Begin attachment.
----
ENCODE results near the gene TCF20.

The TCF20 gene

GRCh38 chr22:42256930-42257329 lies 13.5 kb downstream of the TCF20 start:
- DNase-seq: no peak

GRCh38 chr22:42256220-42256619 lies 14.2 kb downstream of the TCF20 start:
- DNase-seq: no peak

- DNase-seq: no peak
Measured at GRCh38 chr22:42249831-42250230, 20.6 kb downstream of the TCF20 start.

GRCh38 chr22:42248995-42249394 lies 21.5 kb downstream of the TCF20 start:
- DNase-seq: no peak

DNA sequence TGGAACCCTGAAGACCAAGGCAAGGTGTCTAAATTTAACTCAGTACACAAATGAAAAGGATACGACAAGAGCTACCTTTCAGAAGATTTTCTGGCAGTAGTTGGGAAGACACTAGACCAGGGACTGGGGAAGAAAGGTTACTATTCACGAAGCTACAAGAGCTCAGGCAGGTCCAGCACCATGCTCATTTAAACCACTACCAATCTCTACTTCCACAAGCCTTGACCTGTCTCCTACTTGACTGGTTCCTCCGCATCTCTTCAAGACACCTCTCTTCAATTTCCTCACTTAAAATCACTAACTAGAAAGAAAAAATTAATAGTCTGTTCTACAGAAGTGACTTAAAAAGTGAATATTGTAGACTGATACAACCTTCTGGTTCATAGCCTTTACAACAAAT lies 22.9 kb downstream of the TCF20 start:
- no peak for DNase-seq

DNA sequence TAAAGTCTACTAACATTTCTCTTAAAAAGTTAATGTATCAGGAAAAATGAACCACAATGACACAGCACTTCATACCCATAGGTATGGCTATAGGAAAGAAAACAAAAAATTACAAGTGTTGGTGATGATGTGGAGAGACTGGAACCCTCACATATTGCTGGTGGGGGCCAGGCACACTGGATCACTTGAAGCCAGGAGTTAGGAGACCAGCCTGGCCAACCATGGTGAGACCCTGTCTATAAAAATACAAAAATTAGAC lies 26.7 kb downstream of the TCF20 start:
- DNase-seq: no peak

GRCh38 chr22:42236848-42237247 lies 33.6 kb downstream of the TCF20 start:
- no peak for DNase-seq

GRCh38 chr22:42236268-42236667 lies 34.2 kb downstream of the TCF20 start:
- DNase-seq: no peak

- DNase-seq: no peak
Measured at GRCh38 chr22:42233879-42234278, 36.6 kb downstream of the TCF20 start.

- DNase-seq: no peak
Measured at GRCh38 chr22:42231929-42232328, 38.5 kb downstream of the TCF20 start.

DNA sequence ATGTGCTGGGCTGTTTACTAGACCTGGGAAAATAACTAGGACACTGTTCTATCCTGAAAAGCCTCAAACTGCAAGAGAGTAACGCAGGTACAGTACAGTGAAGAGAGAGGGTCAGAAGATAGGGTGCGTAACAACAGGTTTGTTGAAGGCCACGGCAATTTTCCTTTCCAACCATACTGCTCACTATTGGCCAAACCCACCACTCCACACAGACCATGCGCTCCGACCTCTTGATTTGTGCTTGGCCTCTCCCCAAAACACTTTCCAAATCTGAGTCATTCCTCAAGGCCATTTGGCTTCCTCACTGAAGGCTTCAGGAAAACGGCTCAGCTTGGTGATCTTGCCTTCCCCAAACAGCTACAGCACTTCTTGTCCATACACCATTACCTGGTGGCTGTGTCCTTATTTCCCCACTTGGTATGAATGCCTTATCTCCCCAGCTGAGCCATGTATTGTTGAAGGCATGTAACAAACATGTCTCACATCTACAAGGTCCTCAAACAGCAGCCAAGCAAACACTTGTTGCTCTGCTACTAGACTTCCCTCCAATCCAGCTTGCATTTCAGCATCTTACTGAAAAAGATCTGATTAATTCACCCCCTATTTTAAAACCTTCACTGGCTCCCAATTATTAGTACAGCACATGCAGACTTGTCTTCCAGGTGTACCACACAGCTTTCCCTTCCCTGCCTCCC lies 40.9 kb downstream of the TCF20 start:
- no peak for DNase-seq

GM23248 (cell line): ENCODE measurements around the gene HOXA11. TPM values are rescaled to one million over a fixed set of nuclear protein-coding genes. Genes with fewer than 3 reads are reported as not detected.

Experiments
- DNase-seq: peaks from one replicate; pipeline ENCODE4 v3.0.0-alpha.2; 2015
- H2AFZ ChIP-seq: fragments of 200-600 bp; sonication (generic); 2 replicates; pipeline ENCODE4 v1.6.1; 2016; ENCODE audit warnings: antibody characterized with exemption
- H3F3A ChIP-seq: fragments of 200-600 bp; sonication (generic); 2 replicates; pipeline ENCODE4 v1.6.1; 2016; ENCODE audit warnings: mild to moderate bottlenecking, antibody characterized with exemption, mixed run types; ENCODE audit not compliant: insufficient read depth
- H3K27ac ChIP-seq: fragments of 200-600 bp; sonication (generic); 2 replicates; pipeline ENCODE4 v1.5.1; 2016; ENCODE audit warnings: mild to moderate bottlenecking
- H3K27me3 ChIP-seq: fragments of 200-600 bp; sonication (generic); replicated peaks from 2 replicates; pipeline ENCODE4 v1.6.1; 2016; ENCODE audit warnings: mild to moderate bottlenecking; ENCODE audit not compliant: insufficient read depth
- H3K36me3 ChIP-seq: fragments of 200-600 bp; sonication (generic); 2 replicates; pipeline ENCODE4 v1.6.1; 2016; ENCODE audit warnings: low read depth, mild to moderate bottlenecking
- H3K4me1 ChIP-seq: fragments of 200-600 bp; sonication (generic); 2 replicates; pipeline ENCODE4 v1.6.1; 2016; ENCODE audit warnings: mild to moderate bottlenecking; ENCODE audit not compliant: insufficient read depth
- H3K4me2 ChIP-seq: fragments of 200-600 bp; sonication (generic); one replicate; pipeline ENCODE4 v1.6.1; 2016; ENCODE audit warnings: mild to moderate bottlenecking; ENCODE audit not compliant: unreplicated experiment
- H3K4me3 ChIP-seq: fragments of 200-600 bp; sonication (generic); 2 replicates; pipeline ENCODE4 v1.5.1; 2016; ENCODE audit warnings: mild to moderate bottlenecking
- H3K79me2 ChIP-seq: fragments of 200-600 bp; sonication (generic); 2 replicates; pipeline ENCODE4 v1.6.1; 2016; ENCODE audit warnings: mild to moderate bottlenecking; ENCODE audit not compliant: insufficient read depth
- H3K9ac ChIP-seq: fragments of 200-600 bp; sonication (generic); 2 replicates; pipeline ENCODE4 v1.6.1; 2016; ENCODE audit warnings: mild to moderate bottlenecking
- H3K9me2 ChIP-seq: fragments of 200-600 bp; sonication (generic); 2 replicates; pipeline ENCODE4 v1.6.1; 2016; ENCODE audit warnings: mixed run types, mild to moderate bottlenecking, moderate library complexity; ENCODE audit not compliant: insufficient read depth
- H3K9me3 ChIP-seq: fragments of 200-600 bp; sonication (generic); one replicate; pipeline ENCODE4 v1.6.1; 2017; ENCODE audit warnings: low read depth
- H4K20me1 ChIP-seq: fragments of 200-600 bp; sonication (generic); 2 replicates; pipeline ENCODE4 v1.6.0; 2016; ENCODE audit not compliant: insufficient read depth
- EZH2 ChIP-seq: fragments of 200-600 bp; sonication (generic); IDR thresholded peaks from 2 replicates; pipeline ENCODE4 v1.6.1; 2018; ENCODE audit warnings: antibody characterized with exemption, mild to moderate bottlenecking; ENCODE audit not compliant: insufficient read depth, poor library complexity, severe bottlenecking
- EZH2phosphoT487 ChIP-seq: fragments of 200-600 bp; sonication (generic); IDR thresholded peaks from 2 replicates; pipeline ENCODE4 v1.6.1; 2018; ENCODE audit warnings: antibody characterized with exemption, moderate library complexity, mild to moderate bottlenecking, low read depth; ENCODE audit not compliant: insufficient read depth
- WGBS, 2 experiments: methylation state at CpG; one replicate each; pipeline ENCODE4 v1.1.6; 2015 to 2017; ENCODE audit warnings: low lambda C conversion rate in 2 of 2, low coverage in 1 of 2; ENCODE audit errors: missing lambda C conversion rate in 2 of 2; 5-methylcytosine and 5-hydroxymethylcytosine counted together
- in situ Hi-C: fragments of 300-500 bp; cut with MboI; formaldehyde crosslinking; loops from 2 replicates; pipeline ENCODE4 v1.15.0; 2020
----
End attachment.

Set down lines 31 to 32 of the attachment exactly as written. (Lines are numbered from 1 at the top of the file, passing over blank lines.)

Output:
- H3K27me3 ChIP-seq: fragments of 200-600 bp; sonication (generic); replicated peaks from 2 replicates; pipeline ENCODE4 v1.6.1; 2016; ENCODE audit warnings: mild to moderate bottlenecking; ENCODE audit not compliant: insufficient read depth
- H3K36me3 ChIP-seq: fragments of 200-600 bp; sonication (generic); 2 replicates; pipeline ENCODE4 v1.6.1; 2016; ENCODE audit warnings: low read depth, mild to moderate bottlenecking